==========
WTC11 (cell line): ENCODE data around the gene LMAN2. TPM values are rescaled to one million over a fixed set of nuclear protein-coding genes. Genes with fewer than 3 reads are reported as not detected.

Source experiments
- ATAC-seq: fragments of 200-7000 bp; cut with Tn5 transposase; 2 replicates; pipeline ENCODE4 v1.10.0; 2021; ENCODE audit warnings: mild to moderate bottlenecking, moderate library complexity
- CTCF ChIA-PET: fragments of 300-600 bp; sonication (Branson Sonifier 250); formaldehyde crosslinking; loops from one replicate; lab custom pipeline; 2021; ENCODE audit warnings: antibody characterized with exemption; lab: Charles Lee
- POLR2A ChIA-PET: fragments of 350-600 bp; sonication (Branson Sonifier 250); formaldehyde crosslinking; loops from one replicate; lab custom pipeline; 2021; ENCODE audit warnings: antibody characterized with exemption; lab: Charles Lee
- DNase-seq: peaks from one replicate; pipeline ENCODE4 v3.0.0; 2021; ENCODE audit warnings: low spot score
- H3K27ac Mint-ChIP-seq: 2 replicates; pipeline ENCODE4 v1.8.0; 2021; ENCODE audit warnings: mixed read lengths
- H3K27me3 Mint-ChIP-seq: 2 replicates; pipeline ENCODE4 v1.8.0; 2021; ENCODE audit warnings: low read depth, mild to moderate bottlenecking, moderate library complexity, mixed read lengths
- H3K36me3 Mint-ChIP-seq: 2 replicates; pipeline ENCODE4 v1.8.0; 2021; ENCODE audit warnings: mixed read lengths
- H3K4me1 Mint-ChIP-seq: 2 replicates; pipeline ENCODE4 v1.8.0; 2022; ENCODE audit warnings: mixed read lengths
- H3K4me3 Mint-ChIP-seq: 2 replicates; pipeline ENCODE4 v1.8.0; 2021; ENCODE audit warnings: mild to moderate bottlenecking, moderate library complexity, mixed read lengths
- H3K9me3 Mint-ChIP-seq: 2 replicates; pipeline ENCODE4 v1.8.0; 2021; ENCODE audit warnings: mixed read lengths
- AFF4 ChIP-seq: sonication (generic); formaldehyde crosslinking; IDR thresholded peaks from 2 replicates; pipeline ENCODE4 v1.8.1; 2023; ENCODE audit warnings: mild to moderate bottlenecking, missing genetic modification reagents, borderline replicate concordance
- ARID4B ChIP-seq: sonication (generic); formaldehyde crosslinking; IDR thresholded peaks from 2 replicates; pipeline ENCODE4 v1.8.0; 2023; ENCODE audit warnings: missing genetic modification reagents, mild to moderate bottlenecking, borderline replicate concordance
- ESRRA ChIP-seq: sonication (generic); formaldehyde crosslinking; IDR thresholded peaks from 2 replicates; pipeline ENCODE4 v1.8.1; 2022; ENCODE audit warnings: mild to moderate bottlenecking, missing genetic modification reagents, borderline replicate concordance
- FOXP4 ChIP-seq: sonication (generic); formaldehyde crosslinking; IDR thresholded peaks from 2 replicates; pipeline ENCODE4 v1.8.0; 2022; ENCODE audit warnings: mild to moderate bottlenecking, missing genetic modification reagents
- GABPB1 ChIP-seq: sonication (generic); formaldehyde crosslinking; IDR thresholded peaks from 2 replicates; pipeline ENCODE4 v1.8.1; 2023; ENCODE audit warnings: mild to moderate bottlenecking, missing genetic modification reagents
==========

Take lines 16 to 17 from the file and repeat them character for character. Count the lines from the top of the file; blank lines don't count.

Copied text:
- FOXP4 ChIP-seq: sonication (generic); formaldehyde crosslinking; IDR thresholded peaks from 2 replicates; pipeline ENCODE4 v1.8.0; 2022; ENCODE audit warnings: mild to moderate bottlenecking, missing genetic modification reagents
- GABPB1 ChIP-seq: sonication (generic); formaldehyde crosslinking; IDR thresholded peaks from 2 replicates; pipeline ENCODE4 v1.8.1; 2023; ENCODE audit warnings: mild to moderate bottlenecking, missing genetic modification reagents